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Expose Your Eyes - Computer 666 FLAC

Expose Your Eyes - Computer 666 FLAC Performer: Expose Your Eyes
Title: Computer 666
Style: Noise
Label: Not On Label (Expose Your Eyes Self-released)
Country: UK
FLAC album: 2657 mb
MP3 album: 2493 mb
Rating: 4.4
Genre: Electronic

Tracklist

1Governing 666
2It's A Krrrazy Whirled

Video

Comments: (1)
Quendant
With "It's A Krrrazy Whirled" EXPOSE YOUR EYES take everyday sounds, layer them upon one another, cut them up, loop them and reform them into structures which sound like more complex, less clinical early PAN (A) SONIC - taking detritus from the places neglected or merely glanced over by the majority of people. Don't expect to find an original tune in this collection - they sneer at the very idea of 'composed music' and feed you back your own waste products (listening to this is courting an audio BSE). It reminds me of some of the stuff RRRECORDS were putting out just over a decade ago, and, although the quality has less clarity, some of the more recent recordings BRUCE GILBERT has produced. But, as subtle as it may seem, EXPOSE YOUR EYES inject one hell of a lot more treatment into this. It's blurry and indistinct, yes, but a recording of more clarity wouldn't have the same background wallpaper charm as this. Later on they combine stolen snatches from old films (always fun to play 'spot the movie') with footsteps which pace around in sinister, ghostly circles. From here it heads into Serial Killer territory including what sounds like a Radio Play with ED GEIN; and interview with a killer and other documentaries. And this side of the tape ends with a chilling piece of prose straight from the mouth of someone who killed his own mother, and is powerful enough to justify owning a copy of this album.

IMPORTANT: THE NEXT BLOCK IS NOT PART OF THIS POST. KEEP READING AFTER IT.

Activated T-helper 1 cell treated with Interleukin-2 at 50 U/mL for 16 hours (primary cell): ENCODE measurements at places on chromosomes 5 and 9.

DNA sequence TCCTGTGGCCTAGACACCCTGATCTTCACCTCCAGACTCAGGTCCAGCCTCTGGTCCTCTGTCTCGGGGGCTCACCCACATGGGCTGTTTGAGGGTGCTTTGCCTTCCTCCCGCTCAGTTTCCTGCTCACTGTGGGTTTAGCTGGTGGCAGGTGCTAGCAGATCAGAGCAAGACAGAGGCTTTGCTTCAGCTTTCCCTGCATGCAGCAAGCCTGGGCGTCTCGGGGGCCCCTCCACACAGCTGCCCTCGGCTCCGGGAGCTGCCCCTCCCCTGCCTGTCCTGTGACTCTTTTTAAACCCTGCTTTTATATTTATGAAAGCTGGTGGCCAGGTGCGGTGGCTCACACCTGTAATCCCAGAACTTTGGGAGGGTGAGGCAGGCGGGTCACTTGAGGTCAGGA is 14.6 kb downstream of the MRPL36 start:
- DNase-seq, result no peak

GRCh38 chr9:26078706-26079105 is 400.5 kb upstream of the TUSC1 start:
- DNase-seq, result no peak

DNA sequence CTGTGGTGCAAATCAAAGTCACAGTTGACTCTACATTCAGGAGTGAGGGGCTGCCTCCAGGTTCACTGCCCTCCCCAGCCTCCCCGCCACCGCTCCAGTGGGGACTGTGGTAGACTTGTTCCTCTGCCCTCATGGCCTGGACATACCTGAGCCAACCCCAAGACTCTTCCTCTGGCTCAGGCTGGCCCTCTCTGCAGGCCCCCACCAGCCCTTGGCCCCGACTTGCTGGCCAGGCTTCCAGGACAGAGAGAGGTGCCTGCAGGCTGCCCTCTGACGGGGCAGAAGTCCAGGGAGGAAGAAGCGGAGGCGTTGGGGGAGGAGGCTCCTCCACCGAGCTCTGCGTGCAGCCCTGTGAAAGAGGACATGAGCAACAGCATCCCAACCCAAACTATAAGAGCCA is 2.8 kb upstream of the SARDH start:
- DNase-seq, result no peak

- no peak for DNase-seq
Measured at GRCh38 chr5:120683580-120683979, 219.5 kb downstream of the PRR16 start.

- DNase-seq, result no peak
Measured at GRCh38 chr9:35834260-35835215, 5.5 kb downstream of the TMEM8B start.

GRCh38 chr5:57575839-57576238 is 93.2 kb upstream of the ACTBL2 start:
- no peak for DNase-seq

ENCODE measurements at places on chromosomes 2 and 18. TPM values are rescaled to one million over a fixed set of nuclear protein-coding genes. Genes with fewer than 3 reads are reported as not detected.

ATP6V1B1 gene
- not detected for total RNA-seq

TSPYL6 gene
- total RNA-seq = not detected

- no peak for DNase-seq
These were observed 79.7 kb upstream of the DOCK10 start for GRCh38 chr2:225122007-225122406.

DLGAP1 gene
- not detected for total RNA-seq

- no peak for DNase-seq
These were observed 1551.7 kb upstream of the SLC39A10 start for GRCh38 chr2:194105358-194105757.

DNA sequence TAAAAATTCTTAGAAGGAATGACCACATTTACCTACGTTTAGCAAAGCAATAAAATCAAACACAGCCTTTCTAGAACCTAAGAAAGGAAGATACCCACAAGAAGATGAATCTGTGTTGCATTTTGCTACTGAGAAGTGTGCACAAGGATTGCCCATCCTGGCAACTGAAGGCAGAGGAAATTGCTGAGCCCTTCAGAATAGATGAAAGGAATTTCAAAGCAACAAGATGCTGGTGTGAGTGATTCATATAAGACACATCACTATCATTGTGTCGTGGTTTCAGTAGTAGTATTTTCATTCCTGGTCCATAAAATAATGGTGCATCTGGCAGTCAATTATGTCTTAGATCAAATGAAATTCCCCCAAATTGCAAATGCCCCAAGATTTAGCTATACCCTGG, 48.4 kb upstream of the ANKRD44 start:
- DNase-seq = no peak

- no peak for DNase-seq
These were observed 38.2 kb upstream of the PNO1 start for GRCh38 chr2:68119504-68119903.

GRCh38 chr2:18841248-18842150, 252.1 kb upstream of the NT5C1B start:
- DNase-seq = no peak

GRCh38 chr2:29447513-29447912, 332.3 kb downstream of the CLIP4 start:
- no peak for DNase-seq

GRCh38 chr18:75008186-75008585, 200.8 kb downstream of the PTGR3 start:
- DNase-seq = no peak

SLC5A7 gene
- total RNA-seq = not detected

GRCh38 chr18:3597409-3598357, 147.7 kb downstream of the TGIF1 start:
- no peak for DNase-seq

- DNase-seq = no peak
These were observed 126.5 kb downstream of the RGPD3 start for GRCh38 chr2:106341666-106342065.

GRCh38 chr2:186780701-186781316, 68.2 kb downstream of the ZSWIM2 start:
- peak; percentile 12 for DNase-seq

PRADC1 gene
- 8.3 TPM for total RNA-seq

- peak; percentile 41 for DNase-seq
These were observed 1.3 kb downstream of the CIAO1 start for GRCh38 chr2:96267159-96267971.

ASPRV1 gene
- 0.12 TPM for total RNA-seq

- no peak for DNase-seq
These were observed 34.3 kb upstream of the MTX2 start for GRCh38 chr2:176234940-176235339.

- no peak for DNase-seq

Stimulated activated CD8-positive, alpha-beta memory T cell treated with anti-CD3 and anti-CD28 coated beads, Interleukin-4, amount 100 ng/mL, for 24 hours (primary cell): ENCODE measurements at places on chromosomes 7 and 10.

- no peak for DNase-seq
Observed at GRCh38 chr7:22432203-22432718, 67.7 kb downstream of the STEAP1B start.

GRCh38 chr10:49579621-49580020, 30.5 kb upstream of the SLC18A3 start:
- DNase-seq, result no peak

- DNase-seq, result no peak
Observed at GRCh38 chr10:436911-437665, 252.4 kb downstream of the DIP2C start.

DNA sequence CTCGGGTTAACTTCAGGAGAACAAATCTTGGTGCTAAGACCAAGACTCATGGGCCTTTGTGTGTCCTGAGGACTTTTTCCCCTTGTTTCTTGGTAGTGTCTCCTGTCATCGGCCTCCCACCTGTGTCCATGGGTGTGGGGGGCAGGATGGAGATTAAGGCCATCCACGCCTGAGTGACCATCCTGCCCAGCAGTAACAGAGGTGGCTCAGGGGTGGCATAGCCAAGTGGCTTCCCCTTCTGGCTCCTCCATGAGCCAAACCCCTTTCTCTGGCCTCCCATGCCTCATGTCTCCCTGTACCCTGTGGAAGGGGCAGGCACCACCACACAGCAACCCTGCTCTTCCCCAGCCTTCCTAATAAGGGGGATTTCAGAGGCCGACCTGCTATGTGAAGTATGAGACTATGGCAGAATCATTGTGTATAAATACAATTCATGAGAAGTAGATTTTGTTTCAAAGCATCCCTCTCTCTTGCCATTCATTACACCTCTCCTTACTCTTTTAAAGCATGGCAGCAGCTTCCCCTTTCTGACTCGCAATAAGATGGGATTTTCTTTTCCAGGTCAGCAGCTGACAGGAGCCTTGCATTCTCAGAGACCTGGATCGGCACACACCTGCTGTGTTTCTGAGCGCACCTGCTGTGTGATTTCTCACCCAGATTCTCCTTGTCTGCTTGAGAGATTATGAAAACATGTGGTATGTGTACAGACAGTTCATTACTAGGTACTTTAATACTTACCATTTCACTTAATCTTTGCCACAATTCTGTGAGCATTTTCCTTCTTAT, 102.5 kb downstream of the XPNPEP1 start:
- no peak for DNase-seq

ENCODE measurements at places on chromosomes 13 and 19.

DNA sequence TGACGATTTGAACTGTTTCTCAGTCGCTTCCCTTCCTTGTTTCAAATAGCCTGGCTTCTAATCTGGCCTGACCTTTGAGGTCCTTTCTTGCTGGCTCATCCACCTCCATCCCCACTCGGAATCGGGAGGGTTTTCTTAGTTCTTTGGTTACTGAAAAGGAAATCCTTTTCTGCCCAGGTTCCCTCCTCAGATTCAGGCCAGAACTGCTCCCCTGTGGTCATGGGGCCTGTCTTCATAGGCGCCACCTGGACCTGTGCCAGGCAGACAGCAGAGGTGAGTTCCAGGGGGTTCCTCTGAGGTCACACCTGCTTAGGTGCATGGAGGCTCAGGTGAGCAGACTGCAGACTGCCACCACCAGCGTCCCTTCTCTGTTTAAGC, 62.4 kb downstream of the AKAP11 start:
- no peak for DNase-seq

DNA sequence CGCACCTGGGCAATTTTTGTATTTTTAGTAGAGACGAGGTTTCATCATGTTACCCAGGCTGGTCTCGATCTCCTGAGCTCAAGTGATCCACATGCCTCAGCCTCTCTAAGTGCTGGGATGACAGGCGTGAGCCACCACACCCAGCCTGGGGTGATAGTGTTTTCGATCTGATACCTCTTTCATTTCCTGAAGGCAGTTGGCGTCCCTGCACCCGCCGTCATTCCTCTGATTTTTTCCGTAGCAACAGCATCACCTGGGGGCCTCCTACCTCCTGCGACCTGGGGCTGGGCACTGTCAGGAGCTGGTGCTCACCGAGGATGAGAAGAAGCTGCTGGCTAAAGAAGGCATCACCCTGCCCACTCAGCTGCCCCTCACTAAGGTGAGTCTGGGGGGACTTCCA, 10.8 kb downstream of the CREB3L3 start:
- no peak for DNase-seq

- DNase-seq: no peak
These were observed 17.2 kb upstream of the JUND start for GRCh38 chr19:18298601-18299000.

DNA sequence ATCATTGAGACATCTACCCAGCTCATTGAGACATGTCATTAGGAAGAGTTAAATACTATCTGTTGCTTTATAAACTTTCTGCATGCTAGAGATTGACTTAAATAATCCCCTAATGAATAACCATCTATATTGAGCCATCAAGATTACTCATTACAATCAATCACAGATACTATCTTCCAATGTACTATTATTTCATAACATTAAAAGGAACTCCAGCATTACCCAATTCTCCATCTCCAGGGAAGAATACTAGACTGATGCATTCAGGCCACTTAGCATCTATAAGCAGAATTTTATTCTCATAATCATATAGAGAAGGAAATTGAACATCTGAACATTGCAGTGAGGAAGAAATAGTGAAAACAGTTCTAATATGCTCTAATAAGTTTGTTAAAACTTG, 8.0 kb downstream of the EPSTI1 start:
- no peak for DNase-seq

The second side - "Governing 666" - starts of with a very clever vocal piece featuring an American President, I think GEORGE BUSH - being cautious about sending a military force into Bosnia. Not sure whether this is a cut up or a sample, but it jacks backwards and forwards quite cleverly, making insane comment about the madness of war. Later on it appears that JOHN PEEL forms into a kind of clumsy rhythmic piece. Various politicians prove themselves sufficiently slimy for those in doubt; announcers talk on a variety of different subjects which we could mainly only guess at. All the while this jerky, hit-and-miss dialogue is accompanied by throbbing ampnoise, overblown guitar noise and blown electronics. These experiments eventually give way to great noise structures - not as hard or provocative as their Japanese counterparts, but it does have it's savage moments.

There're a whole lot of Industrial Culture cliches here - ranting Evangelists, 'found' voices constantly in the background, Serial Killers, walls of angry cacophony - it kinda sounds like Talk Radio caught between stations, with very subtle electr(on)ic noises input into the warm soothing backdrop of sounds.

I personally found the first side a lot easier to get along with, although the second has some intriguing processes goin' on.

Originally reviewed for Soft Watch.